DUBAI // The first group of UAE professionals to be trained as pre and post-natal fitness specialists has finished its intensive course.
The move fills a much-needed gap in the market and shows the upscaling of the industry.
The course, run by Impact BTS, included 12 trainers from Dubai and Abu Dhabi, two of them sent by Gold’s gym as part of a continuing education programme.
“We have a lot of pregnant women who come to our classes but they don’t realise they can still exercise safely when they are pregnant, so many stop when they are around five months,” said Aleksandra Ilijevski, based in Dubai. “The doctors usually tell them to stop, too.”
Karen Flawith, a personal trainer with Ignite in Dubai, said last weekend’s course taught her how to more easily explain why staying active during pregnancy can be beneficial and safe.
“It’s all about the psychology as well,” she said. “For women who are already active, they want to keep getting fit and strong during pregnancy so it’s about finding the balance and helping them stay active but directing them to do it in the right way.”
Claire Gregory came from the UK to teach the course.
“Keeping active helps with labour and with a healthy pregnancy,” she said. “In the UK, we see many women in a cycle of weight gain from one pregnancy to the next and this can even lead to conditions such as gestational diabetes.”
There are also psychological benefits to staying active, including having a support network and preventing postnatal depression.
It is vital that coaches are properly trained to work with women during and after a pregnancy due to the hormonal and bio-mechanical changes the body undergoes, Mrs Gregory said.
“There are everyday exercises such as TRX [suspension training] which are great but can be very dangerous for someone during pregnancy,” she said. “It’s so specific what you can and can’t do.”
Amanda Brewer, head of Impact British Training Solutions, said the industry needed more such specialists, and would benefit from experts in diabetes and obesity.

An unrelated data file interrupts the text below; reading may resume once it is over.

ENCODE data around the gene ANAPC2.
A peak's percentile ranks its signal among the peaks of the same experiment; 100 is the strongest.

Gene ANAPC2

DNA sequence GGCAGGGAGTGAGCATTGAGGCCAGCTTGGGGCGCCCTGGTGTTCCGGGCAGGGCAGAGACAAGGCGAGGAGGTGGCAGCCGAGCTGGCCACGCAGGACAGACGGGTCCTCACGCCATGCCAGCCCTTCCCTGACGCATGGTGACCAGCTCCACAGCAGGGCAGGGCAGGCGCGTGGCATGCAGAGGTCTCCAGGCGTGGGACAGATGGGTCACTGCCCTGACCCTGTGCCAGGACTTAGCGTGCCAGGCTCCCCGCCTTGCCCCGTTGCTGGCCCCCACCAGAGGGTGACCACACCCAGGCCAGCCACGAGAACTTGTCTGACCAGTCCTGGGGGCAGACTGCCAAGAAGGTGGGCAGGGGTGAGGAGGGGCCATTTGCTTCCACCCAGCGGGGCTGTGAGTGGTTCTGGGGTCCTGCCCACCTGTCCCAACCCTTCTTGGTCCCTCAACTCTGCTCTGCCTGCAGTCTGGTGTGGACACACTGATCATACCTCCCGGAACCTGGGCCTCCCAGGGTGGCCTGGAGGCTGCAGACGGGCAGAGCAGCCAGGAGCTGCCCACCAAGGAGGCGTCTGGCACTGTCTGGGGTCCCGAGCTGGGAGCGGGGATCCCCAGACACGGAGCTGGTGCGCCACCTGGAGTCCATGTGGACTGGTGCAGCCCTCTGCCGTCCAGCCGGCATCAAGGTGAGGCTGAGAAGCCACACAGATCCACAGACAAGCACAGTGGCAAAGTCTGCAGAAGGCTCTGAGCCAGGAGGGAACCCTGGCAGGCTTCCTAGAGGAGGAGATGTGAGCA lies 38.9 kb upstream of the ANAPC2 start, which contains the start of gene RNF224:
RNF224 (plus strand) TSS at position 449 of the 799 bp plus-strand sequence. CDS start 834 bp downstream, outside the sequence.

“It’s great to see a chain like Gold’s supporting their staff to get these qualifications,” she said. “We also want to link up to local healthcare providers and gynaecologists because it’s so important these women are taken care of.”
Even in the UK, where the fitness industry is more mature, doctors often do not know how to advise patients to stay active, said Robyn Ablott, another trainer. Instead, they tell women to rest.
“Pregnancy isn’t an illness,” she said. “Doctors just don’t know what to do with women.”
Mrs Brewer said the positive response to the course reflected the start of the industry’s improvement.
Requirements introduced this year mean trainers in the UAE need to prove their credentials before they can be employed at fitness centres. This was the first step.
In addition, trainers must participate in continuous education classes.
“Until recently, trainers were more interested in the fitness fashions than specialisms like this,” Mrs Brewer said. “This kind of knowledge from a trainer helps give women the confidence they need to feel safe.”
Ms Ilijevski said she hoped to encourage more women to stay active during pregnancy, finding the course personally useful.
“Many women simply don’t know what will happen to them if they exercise, so they choose not to,” she said.
Mrs Flawith agreed: “Women here need more options such as this speciality group training so they can have the support and do it together, although with expert trainers they can also be given modifications in regular group training so they can still do the things they enjoy with their friends.”
Mrs Brewer said women should be sure to determine that their instructors are properly qualified.